On Friday, the Estonian Marine Institute of the University of Tartu unveiled its new autonomous robotic research vessel "Heli" at Tallinn's Hundipea Harbor. As Estonia's first unmanned research vessel, Heli is able to navigate the waters autonomously to carry out pre-programmed work plan.
Heli has a range of 300 kilometers and has been developed primarily to study of shoals of fish. This fall, Heli will be used to study wind farm territories as well as herring stocks, said Markus Vetemaa, head of the University of Tartu's Estonian Marine Institute.
The Tallinn University of Technology (TalTech) researcher, who developed Heli's software solution says that in the future, similar approaches could also be used for larger autonomous platforms and for a variety of purposes.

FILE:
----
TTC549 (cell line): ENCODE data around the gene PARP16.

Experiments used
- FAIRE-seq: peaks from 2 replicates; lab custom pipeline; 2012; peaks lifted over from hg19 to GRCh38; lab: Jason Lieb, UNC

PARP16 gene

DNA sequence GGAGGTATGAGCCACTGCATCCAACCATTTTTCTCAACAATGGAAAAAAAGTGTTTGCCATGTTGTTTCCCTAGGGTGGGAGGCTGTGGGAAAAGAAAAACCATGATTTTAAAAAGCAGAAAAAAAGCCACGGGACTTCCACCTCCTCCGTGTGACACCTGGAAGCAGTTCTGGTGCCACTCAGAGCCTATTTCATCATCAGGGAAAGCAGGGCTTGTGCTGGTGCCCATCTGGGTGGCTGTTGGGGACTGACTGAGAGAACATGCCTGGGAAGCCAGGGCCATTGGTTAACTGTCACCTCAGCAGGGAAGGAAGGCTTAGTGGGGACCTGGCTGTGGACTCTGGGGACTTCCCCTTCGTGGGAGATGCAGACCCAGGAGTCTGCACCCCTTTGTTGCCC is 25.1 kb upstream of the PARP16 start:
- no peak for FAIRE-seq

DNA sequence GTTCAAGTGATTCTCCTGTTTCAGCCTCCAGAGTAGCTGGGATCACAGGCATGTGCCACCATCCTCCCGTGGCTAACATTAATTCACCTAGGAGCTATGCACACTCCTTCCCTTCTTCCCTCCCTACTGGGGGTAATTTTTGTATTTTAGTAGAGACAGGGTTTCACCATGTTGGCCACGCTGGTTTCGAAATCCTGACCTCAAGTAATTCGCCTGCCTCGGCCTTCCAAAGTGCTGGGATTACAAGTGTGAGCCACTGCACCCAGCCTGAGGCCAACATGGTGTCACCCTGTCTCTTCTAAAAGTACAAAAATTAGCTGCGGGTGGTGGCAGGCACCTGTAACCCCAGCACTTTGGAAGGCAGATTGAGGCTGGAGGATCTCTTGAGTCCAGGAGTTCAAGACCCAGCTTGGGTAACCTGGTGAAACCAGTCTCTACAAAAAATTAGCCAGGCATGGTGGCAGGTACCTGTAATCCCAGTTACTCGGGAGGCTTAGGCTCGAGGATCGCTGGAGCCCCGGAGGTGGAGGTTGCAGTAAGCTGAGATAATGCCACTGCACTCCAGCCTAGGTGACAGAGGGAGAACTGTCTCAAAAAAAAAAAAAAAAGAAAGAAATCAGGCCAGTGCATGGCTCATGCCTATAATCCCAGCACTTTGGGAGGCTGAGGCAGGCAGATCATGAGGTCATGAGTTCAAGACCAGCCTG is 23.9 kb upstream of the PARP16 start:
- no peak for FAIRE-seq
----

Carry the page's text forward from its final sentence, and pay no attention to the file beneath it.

"The first will be a hydroacoustic study of herring and turbot. Then we will do some seabed mapping, water sampling and phytoplankton sampling. But after that, the next part will be water sampling, maybe water chemistry analysis, which is further ahead," said Vetemaa.
"With a robotic vessel like this, you could monitor all sorts of marine infrastructure - for example, the Estlink cables between Finland and Estonia, [to see that] nothing suspicious or new has occurred there. [It could be used for] all kinds of wildlife surveys and things like that," said Heigo Mölder, researcher at the department of electrical power engineering and mechatronics at Tallinn University of Technology (TalTech).
Editor: Michael Cole